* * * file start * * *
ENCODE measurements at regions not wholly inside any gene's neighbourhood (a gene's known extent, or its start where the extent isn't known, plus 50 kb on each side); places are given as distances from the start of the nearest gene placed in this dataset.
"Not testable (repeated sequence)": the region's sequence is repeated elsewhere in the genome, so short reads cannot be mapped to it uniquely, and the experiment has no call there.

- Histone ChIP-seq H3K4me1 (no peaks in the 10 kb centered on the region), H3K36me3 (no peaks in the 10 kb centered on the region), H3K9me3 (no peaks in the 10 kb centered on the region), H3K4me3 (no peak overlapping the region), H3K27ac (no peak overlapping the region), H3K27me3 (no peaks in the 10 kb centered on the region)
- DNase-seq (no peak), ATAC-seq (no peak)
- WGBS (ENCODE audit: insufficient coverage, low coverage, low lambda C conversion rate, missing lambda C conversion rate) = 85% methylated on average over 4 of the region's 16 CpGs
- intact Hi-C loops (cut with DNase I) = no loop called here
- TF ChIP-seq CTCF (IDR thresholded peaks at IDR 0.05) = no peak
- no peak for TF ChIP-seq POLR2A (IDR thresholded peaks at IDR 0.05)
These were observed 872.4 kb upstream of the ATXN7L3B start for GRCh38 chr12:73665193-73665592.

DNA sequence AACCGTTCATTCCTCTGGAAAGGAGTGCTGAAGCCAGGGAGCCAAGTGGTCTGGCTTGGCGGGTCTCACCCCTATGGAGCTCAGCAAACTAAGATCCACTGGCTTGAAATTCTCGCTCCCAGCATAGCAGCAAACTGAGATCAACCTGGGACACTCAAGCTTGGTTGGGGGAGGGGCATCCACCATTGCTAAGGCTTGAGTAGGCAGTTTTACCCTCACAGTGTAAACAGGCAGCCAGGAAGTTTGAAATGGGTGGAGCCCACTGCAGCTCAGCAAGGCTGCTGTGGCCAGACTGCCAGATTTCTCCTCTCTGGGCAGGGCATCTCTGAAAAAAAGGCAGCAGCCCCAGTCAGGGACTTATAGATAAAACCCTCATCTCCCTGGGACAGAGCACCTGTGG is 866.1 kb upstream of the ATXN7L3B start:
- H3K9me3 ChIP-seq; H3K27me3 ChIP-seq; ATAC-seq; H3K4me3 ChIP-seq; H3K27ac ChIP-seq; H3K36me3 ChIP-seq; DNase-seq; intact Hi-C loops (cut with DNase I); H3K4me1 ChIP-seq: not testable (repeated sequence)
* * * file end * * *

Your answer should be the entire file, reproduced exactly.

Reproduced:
ENCODE measurements at regions not wholly inside any gene's neighbourhood (a gene's known extent, or its start where the extent isn't known, plus 50 kb on each side); places are given as distances from the start of the nearest gene placed in this dataset.
"Not testable (repeated sequence)": the region's sequence is repeated elsewhere in the genome, so short reads cannot be mapped to it uniquely, and the experiment has no call there.

- Histone ChIP-seq H3K4me1 (no peaks in the 10 kb centered on the region), H3K36me3 (no peaks in the 10 kb centered on the region), H3K9me3 (no peaks in the 10 kb centered on the region), H3K4me3 (no peak overlapping the region), H3K27ac (no peak overlapping the region), H3K27me3 (no peaks in the 10 kb centered on the region)
- DNase-seq (no peak), ATAC-seq (no peak)
- WGBS (ENCODE audit: insufficient coverage, low coverage, low lambda C conversion rate, missing lambda C conversion rate) = 85% methylated on average over 4 of the region's 16 CpGs
- intact Hi-C loops (cut with DNase I) = no loop called here
- TF ChIP-seq CTCF (IDR thresholded peaks at IDR 0.05) = no peak
- no peak for TF ChIP-seq POLR2A (IDR thresholded peaks at IDR 0.05)
These were observed 872.4 kb upstream of the ATXN7L3B start for GRCh38 chr12:73665193-73665592.

DNA sequence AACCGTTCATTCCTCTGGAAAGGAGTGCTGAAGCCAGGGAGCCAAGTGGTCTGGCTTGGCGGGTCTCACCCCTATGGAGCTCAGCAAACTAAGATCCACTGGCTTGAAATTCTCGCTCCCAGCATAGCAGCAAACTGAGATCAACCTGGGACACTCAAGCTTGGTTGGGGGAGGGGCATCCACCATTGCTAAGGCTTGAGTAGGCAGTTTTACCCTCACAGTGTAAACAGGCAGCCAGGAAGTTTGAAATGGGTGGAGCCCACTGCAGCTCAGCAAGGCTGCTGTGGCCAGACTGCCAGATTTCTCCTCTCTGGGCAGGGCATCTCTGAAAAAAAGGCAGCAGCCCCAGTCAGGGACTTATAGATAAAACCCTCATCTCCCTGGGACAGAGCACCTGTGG is 866.1 kb upstream of the ATXN7L3B start:
- H3K9me3 ChIP-seq; H3K27me3 ChIP-seq; ATAC-seq; H3K4me3 ChIP-seq; H3K27ac ChIP-seq; H3K36me3 ChIP-seq; DNase-seq; intact Hi-C loops (cut with DNase I); H3K4me1 ChIP-seq: not testable (repeated sequence)